Unlock Democracy: A Matter Of Politics, Not Law | Autonomy Scotland

Unlock Democracy: A Matter Of Politics, Not Law

Unlock Democracy Part Two: A Matter Of Politics, Not Law

Interesting report out this week by Unlock Democracy detailing the democratic problems that Brexit has unleashed. The report was published under a Creative Commons license so over the course of three blogs I intend to reproduce the parts relevant to the devolved administrations. Regular readers will be familiar with these issues but it is nice to have them from an independent source.

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A Matter Of Politics, Not Law

Many aspects of the relationship between the UK government and devolved legislatures operate on the basis of political conventions, which are politically but not legally binding.

The most important convention is the Sewel Convention, which reserves the UK’s right to legislate on matters relating to devolved competencies. It does, however, also oblige the UK government to seek legislative consent when exercising this right.

This convention was put on a statutory basis in the Scotland Act 2016. Section two of the
act reads:

it is recognised that the Parliament of the United Kingdom will not normally legislate
with regard to devolved matters without the consent of the Scottish Parliament.

In January 2017 the Supreme Court ruled unanimously that the Scottish Parliament did not have a veto on triggering article 50.

Leaving aside the argument of whether the Sewel Convention is applicable to triggering article 50, the court ruled that it was not legally enforceable in any case. It ruled that the text of the Scotland Act was intended to recognise a political convention but not create any legal obligations. Political conventions, they said, are a matter for Parliament not the courts.

Without any legal obligations to seek consent from the devolved legislatures, the extent of their role in the Brexit process is almost completely at the discretion of the Prime Minister. Shortly after the EU referendum Theresa May promised she would not trigger article 50 until she had established a UK-wide approach to negotiations.

Certainly in the opinion of the leaders of the devolved administrations, this was not achieved.

The main vehicle for cooperation between the UK and the devolved nations is the Joint Ministerial Committee (JMC). Established in 2001 by the Memorandum of Understanding on Devolution, the original purpose of the committee was to build consensus in areas like foreign policy and European matters, which are reserved for the UK government but affect Scotland, Wales, and Northern Ireland. Prior to the referendum it existed in three formats; JMC (Europe); JMC (domestic); and JMC (plenary), the latter of which is attended by the Prime Minister and First Ministers.

In October 2016 the JMC (plenary) established a format specifically for Brexit: the Joint Ministerial Committee for European Negotiations (JMC(EN)), the aim of which was to establish a joint approach to Brexit negotiations. The Prime Minister’s enthusiasm for consensus appears to have waned as the Brexit process has progressed.

The majority of the electorate in two of the four nations voted in favour of remaining in the EU and the Welsh, Scottish, and Northern Irish governments all remain committed to single market membership. The Scottish and Welsh governments both published detailed proposals for their post-Brexit visions.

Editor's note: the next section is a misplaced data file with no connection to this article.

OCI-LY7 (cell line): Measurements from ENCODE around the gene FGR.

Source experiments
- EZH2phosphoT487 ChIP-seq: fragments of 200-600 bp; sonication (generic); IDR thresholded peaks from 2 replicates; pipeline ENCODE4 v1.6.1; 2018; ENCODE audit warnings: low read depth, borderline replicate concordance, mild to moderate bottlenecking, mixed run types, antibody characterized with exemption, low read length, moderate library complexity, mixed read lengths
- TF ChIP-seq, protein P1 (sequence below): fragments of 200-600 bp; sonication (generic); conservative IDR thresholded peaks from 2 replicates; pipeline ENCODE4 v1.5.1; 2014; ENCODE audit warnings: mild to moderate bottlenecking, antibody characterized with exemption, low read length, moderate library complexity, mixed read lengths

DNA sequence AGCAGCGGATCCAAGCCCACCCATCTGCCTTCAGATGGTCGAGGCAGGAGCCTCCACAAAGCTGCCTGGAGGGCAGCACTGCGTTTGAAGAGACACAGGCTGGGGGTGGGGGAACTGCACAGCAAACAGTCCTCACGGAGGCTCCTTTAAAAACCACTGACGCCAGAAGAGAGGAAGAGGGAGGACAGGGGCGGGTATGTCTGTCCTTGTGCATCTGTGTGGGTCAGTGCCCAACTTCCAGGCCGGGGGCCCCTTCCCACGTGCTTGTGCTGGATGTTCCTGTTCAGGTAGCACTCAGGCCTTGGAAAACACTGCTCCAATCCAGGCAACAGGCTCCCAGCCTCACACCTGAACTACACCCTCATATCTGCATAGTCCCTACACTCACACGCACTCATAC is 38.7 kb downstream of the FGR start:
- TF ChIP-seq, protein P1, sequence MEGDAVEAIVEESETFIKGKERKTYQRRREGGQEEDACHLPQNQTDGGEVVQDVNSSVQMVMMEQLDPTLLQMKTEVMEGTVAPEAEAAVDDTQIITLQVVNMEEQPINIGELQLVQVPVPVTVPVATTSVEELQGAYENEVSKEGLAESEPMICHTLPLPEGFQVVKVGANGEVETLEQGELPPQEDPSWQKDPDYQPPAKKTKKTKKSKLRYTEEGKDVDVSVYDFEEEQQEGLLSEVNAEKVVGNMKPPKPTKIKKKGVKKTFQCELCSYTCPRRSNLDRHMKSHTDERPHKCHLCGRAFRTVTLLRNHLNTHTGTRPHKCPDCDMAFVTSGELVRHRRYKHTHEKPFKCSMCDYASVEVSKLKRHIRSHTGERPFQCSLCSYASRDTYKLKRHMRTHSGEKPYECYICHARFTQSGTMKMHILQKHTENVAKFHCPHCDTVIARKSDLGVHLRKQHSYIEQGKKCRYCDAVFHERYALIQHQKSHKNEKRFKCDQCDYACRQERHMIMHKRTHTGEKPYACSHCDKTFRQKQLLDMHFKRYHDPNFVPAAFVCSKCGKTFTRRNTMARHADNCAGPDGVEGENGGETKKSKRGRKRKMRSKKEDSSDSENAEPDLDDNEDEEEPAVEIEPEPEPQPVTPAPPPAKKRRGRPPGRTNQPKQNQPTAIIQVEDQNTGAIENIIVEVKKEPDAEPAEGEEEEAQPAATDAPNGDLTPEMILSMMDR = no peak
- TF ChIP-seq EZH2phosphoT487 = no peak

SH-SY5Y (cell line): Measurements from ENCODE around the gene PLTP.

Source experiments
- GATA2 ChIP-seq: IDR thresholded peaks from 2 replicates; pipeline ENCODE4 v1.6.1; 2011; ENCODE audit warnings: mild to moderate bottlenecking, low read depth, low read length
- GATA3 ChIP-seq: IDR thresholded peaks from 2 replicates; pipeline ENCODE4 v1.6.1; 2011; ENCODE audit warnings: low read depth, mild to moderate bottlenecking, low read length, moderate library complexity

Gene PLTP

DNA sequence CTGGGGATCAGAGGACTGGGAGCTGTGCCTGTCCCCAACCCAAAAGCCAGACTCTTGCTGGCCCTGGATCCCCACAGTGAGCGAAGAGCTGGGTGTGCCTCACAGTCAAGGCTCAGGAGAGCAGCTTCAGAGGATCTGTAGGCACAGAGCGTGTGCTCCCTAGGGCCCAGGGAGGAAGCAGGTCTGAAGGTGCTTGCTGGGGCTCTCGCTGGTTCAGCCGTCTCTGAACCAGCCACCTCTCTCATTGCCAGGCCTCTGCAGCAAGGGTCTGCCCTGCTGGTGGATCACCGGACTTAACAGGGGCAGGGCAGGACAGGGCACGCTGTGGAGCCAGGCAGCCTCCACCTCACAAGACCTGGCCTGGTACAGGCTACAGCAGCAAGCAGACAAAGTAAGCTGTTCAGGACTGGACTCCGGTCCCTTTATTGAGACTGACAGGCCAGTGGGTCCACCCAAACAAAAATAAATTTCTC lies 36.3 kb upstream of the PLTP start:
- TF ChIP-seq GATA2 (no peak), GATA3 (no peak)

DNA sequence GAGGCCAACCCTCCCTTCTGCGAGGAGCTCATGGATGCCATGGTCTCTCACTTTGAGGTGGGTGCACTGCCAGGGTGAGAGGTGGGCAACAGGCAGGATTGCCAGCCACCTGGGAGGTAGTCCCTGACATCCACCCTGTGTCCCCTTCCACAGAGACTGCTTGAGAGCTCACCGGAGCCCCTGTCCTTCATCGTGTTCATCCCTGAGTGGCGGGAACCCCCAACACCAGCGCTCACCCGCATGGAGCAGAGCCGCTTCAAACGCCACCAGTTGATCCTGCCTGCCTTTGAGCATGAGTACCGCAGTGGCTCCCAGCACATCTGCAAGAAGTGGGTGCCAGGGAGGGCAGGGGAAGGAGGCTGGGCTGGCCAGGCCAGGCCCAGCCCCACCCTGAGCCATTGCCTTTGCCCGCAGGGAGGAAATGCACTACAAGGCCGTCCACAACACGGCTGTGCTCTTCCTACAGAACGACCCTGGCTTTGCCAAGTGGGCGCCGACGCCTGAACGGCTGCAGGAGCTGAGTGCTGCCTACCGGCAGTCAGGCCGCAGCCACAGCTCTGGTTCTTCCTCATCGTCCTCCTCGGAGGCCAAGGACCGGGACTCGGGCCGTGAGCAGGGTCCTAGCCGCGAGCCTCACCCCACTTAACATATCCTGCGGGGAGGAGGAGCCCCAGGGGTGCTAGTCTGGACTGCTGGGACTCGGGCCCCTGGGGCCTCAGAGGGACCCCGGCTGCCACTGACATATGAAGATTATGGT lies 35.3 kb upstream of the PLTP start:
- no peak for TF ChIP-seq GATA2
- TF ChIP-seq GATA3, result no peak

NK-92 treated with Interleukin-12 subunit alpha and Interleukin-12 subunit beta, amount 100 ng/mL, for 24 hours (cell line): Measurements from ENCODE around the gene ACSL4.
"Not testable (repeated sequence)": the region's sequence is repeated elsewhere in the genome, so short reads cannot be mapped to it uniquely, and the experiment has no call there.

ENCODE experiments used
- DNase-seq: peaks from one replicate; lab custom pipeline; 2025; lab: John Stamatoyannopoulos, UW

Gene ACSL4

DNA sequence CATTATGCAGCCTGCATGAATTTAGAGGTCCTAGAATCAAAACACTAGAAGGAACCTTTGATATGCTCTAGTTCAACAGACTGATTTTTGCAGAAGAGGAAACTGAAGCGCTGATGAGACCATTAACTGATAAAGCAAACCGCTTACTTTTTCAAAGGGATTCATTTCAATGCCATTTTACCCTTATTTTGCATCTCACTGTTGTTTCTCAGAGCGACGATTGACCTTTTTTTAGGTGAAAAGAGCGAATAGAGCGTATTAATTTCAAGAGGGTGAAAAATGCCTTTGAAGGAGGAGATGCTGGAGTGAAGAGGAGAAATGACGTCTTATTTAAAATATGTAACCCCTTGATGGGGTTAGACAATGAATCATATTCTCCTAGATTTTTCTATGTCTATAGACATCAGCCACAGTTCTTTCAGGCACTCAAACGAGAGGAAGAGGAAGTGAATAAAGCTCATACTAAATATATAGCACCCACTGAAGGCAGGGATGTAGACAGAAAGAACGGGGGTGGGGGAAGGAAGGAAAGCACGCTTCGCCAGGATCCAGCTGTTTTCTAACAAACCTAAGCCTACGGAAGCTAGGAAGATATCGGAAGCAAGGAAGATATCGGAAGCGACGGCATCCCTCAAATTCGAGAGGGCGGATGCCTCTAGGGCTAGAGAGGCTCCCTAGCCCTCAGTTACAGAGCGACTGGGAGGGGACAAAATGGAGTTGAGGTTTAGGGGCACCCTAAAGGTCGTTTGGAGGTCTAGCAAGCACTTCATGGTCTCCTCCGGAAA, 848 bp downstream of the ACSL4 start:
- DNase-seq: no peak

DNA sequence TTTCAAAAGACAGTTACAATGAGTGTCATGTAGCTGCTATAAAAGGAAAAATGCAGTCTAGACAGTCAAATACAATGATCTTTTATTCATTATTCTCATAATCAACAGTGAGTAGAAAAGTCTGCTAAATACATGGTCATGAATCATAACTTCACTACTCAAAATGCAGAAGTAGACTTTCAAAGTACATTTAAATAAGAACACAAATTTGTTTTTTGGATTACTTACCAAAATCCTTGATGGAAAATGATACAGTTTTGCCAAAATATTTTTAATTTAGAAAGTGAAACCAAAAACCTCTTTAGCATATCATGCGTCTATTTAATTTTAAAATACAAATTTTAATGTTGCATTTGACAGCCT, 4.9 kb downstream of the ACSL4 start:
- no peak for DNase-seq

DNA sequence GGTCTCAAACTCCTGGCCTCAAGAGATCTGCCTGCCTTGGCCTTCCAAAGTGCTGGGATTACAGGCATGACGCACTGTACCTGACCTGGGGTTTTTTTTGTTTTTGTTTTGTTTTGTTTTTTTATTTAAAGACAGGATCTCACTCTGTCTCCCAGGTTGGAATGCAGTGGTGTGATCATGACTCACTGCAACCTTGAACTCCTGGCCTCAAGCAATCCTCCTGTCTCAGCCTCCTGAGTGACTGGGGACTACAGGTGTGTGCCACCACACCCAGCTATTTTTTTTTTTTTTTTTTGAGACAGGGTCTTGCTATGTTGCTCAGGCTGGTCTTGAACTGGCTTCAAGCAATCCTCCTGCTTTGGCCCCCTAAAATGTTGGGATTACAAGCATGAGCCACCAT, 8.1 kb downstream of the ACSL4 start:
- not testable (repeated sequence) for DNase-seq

Yet at least in the early stages of Brexit, the Prime Minister has shown no signs of compromising on her government’s position of leaving both the single market and the customs union.

More importantly, she is not required to do so. The JMC has no statutory basis, and the UK government is not bound by its agreements or advice. This is made clear in the Memorandum of Understanding that established it:

The JMC is a consultative body rather than an executive body, and so will reach agreements rather than decisions. It may not bind any of the participating administrations, which will be free to determine their own policies while taking account of JMC discussions.

Key figures in Scotland, Wales, and Northern Ireland have expressed frustration over the Joint Ministerial Committee and its lack of formal power.

Welsh First Minister Carwyn Jones called it a “Westminster creation” and complained that it was not “jointly owned.”

These comments were made even before Brexit. Nicola Sturgeon was “deeply frustrated” by the JMC meeting in January 2017. In her speech calling for a second Scottish independence referendum, she claimed that Scotland’s

efforts at compromise have instead been met with a brick wall of intransigence.

Sinn Féin threatened to pull out of the JMC in January 2017, calling it a “talking shop”. John O’Dowd, a Sinn Féin Member of the Legislative Assembly (MLA) said:

British Prime Minister Theresa May treated the council with utter disdain

after making her big Brexit announcement, including indicating her intention to leave the customs union, days before the JMC was due to meet.

The sidelining of the devolved legislatures has been further cemented by the rejection of amendments to the bill to trigger Article 50 which would have required the government to seek an agreement with all the devolved administrations and put the JMC on a statutory footing.

In February 2017, the Scottish Parliament voted to oppose the triggering of article 50, but without any legal force behind it this resolution is purely symbolic. The current devolution settlement is untenable. Brexit has demonstrated how powerless the devolved legislatures are to influence a Westminster government intent on pursuing its own agenda.

Check out part one and part three.
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